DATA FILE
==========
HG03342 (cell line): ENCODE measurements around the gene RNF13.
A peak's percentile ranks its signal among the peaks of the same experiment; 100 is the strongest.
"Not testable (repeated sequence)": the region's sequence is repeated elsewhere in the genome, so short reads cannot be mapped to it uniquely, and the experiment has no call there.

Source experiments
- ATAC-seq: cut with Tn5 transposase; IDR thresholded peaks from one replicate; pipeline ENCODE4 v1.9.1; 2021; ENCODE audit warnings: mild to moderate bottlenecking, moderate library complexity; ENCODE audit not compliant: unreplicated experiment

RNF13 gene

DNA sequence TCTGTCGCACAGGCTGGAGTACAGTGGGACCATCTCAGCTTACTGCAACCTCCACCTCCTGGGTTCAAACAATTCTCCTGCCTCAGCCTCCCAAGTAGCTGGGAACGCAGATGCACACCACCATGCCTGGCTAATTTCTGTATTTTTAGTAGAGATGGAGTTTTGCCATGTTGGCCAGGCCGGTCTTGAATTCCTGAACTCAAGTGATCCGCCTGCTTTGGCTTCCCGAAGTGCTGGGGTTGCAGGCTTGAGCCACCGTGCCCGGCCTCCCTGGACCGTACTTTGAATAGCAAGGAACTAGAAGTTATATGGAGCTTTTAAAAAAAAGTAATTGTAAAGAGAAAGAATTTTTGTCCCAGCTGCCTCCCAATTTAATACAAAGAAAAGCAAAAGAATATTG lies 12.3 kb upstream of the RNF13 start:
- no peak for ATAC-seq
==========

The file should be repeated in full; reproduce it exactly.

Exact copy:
HG03342 (cell line): ENCODE measurements around the gene RNF13.
A peak's percentile ranks its signal among the peaks of the same experiment; 100 is the strongest.
"Not testable (repeated sequence)": the region's sequence is repeated elsewhere in the genome, so short reads cannot be mapped to it uniquely, and the experiment has no call there.

Source experiments
- ATAC-seq: cut with Tn5 transposase; IDR thresholded peaks from one replicate; pipeline ENCODE4 v1.9.1; 2021; ENCODE audit warnings: mild to moderate bottlenecking, moderate library complexity; ENCODE audit not compliant: unreplicated experiment

RNF13 gene

DNA sequence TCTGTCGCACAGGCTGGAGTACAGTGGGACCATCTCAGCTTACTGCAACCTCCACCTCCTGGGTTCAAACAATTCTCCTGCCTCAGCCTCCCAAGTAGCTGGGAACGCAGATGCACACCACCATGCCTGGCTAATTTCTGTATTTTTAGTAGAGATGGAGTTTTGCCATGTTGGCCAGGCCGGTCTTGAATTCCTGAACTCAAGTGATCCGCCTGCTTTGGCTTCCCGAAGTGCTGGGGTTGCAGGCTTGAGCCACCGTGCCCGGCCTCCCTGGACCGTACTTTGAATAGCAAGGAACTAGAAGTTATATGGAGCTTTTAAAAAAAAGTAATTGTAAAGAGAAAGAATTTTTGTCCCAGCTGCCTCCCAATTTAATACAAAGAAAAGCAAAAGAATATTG lies 12.3 kb upstream of the RNF13 start:
- no peak for ATAC-seq